Kids movies opening during the school year typically don’t do much business on “preview” Thursday nights. So let’s make as much out of the low numbers “Lyle Lyle Crocodile” scored this Thursday.
And Deadline.com, the best source for early box office data, is notorious for underestimating children’s films’ Saturday takes.
So “Lyle” is probably heading towards something like parity with “Smile,” which is earning at a $13-17 million second weekend take. They’re getting their data from Sony, which knows it isn’t Pixar, and may be lowballing it. “Lyle” should very well clear $15, but we’ll see. $11-12 says Deadline, as of Sat. AM.
Parents have been waiting for a good family film to take the kids to, which explains the otherwise inexplicable run of the animated “Super Pets” hit. Reviews haven’t been bad — not dazzling, but not bad. I found “Lyle” endearing, cute and charming.
“Amsterdam” I called “a hot mess.” And I wasn’t alone. Most critics were impressed with the all-star cast and the messaging of this convoluted 1930s mystery built around sinister real-life events that almost overtook America and had their way with much of the rest of the world. But David O. Russell occasionally swings and misses (Remember “Joy?” “I Heart Huckabees?”) and most certainly did here with a cluttered, confusing, info-packed picture that aims for laughs if often doesn’t land.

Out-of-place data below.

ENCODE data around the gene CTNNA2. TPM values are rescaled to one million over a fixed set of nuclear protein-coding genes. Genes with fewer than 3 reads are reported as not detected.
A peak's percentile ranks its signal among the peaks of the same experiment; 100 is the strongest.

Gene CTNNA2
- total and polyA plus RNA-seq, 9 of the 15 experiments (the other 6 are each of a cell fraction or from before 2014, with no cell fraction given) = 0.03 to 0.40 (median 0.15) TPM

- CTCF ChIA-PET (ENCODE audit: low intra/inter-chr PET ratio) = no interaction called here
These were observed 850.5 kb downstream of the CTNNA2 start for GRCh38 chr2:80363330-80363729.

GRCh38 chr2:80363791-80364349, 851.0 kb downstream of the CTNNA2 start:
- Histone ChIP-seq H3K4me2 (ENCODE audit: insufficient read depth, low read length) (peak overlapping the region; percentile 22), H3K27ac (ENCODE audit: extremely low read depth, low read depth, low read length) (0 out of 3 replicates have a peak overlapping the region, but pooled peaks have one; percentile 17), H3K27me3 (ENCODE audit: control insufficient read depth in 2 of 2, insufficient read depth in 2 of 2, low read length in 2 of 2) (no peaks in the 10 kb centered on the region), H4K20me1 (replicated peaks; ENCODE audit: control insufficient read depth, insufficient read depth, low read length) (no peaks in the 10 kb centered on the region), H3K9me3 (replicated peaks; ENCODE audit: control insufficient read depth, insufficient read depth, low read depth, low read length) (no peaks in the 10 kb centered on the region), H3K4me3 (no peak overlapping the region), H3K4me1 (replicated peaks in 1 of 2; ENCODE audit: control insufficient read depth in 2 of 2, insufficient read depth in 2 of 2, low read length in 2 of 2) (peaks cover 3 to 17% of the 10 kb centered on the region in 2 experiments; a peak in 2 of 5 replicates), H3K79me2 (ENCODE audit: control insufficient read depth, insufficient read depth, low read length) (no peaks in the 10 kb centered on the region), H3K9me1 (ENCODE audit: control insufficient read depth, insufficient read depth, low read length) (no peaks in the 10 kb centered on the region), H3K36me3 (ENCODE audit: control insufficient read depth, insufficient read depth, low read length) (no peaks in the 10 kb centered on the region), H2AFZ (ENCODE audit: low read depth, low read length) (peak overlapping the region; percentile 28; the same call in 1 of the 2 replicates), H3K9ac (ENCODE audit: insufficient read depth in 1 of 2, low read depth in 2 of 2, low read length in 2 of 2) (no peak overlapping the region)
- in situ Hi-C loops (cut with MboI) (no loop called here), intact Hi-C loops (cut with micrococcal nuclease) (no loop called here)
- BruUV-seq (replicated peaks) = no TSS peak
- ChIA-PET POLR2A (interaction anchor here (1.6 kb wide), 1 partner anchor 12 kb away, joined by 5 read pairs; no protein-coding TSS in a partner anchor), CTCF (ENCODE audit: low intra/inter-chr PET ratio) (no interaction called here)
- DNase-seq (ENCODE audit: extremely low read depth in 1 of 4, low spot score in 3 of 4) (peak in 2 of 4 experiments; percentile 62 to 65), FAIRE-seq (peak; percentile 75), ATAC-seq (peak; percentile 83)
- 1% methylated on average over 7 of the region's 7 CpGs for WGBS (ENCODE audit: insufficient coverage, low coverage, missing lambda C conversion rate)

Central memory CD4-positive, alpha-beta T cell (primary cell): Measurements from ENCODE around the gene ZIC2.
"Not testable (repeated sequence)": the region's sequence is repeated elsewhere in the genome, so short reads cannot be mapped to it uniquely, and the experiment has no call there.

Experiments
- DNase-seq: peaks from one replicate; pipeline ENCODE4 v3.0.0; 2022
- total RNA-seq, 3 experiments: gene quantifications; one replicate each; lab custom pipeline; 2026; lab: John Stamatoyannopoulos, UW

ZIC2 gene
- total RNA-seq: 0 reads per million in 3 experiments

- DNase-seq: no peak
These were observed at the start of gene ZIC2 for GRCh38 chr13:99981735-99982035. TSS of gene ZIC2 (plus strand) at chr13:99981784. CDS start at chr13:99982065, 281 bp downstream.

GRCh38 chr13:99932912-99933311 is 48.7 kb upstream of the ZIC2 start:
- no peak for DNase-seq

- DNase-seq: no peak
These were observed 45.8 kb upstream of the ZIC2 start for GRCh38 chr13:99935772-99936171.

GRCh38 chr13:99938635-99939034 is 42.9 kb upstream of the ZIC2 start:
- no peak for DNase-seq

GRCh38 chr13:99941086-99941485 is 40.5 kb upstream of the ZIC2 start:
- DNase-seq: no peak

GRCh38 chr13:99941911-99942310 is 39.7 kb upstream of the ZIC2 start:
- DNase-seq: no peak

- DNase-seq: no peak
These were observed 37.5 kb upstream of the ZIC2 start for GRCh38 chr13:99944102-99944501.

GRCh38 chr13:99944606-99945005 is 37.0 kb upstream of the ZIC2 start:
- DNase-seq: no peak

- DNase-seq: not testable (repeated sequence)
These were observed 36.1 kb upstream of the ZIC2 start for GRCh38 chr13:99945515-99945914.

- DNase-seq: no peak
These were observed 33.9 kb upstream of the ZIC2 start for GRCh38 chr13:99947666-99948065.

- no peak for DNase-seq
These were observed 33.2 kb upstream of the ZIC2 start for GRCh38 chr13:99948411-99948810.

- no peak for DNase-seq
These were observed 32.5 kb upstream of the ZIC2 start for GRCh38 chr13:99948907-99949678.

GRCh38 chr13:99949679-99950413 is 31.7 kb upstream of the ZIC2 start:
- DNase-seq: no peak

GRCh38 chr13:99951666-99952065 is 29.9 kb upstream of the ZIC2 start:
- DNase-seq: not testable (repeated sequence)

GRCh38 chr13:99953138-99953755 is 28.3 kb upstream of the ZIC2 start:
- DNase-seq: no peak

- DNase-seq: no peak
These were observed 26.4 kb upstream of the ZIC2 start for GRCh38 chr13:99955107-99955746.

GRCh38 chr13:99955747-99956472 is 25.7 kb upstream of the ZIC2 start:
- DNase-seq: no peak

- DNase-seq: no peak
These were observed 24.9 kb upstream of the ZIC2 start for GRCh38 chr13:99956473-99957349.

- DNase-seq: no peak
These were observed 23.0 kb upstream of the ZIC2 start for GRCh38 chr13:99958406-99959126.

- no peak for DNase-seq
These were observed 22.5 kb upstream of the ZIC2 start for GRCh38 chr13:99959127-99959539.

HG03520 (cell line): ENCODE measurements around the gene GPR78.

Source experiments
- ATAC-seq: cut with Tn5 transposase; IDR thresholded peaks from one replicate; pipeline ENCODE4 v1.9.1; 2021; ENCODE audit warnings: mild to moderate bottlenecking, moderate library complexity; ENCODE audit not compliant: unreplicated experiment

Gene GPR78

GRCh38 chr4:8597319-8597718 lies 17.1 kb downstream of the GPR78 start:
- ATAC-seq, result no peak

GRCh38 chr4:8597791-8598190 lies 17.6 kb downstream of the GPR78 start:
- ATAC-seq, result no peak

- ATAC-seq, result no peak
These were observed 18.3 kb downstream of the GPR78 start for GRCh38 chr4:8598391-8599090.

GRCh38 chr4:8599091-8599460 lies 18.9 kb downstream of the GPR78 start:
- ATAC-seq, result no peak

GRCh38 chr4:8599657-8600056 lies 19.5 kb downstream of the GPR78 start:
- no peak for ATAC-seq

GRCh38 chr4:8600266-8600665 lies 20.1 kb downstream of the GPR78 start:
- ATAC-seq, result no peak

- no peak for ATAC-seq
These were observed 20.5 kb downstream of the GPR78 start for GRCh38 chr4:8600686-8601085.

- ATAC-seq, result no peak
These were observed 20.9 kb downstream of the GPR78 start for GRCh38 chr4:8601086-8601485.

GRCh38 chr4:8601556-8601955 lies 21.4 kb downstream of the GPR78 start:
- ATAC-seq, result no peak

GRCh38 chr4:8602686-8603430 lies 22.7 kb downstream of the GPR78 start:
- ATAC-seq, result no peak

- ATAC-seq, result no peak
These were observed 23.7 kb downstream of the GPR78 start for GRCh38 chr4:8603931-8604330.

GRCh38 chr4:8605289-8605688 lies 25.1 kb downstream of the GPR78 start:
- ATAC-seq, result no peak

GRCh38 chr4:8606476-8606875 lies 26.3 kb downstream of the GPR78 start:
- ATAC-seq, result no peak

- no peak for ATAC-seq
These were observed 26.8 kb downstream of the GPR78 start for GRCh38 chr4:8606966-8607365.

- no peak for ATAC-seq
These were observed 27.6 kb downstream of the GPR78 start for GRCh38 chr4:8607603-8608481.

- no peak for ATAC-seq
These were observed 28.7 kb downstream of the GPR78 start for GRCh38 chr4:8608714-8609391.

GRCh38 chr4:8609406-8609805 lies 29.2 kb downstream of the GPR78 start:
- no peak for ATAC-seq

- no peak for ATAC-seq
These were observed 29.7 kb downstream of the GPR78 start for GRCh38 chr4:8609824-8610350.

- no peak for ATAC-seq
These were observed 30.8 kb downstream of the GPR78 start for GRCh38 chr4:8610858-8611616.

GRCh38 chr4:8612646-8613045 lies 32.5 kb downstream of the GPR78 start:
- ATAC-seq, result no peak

It’ll manage $7 million, tops, unless word REALLY gets around.
“The Woman King” and “Don’t Worry, Darling” are still battling for third and fourth places, with “King” still destined for a higher overall take when all’s said and done, but narrowly trailing “Darling” because “King” has been in theaters longer.
“Bros” still isn’t doing much business. Billy Eichner blames “some parts of the country” not wanting to see a gay romance, and he could very well be right. But a film with zero star power — he’s not exactly a household name in “flyover country” — and little in the way of warmth as it seeks to show off the first “true” gay rom-com, R-rated to boot, had a lower upside than the studio figured and word of mouth isn’t going to broaden its appeal. It plays for the urban populace it represents and the gay audience it’s about — well, some of those audiences, anyway — and that’s that.
As always, I’ll be updating these figures later Saturday and into Sunday.